Massachusetts and housing associations: The basics

Housing associations are popular in Massachusetts. Those looking to establish an association can benefit from a basic understanding of the process.

Housing associations are popular in Massachusetts. The state ranked seventh nationally for the number of associations by the Foundation for Community Association Research, a nonprofit organization that focuses on community research in the homeowner and condominium association industry.

The organization reports that Massachusetts has 11,800 associations. These associations include homeowners' associations, condominiums and housing cooperatives. The Foundation reviewed a national survey of these associations and found that the vast majority of Americans who live in these communities report having a positive experience. Generally residents are satisfied with their governing boards and the rules and regulations that are a part of their communities. In fact, one of the core cited reasons for the growth of these associations is the value of collective management.

Homeowners' associations provide an example of this, managing issues like safety, property maintenance and other services that may not be provided by local governments. Having a basic understanding of these structures can help those who are considering joining, starting or who may have a dispute with the organization.

Formation of a homeowners' association

Various legal documents are required to start a homeowners' association in Massachusetts. Examples include:

  • Articles of incorporation. These articles must be filed with the Secretary of State. These documents contain general information including the name, purpose and effective date of the association.
  • Map. The association must also provide a recorded map or "plat" that defines each owner's property as well as common areas owned by the association.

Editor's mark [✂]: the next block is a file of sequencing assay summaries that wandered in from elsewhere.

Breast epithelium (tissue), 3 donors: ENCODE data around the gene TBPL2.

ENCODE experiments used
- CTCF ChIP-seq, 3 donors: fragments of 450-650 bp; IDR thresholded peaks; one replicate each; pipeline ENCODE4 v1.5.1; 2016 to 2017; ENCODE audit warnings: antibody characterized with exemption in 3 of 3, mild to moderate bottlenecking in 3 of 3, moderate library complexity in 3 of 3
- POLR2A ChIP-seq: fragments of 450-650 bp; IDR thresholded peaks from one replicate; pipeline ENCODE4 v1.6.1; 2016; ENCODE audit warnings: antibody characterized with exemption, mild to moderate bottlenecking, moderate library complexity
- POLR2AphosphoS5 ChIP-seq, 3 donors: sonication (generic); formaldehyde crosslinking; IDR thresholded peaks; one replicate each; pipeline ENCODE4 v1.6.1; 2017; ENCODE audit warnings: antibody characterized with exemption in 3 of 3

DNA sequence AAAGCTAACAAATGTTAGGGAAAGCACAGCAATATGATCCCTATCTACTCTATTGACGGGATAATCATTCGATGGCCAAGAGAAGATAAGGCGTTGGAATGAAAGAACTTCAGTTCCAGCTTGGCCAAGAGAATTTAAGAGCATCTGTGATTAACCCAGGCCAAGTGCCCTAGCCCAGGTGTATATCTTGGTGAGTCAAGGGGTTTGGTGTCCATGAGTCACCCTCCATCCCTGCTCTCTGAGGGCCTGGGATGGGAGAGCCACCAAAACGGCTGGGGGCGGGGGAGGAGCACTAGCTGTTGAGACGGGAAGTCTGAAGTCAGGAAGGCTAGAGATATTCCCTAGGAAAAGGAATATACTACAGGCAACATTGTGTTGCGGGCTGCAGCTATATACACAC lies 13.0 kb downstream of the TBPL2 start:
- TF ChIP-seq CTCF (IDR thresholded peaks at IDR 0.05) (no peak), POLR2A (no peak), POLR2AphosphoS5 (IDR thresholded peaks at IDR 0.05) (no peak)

• Covenants, Conditions and Restrictions. These are restrictions to the deeds. Also known as CC&Rs, these documents often contain information about expectations regarding external appearances of homes and property, generally aimed at providing a uniform neighborhood. This section may also include information about a required association fee used to help maintain common areas.
  • Bylaws. The bylaws include the rules that are used for the management and administration of the association.

These are just a few of the more common steps needed to start a homeowners' association.

Importance of legal counsel

Associations are generally governed by state law. State laws are fluid and those looking to establish an association must stay abreast of changes. This, in combination with the many nuances inherent to associations, makes it wise for those wishing to establish a homeowners' or other association to seek the legal counsel of an experienced real estate transactions and contracts attorney. This legal professional can guide you through the process, assisting in drafting governing documents and other legal needs that may arise.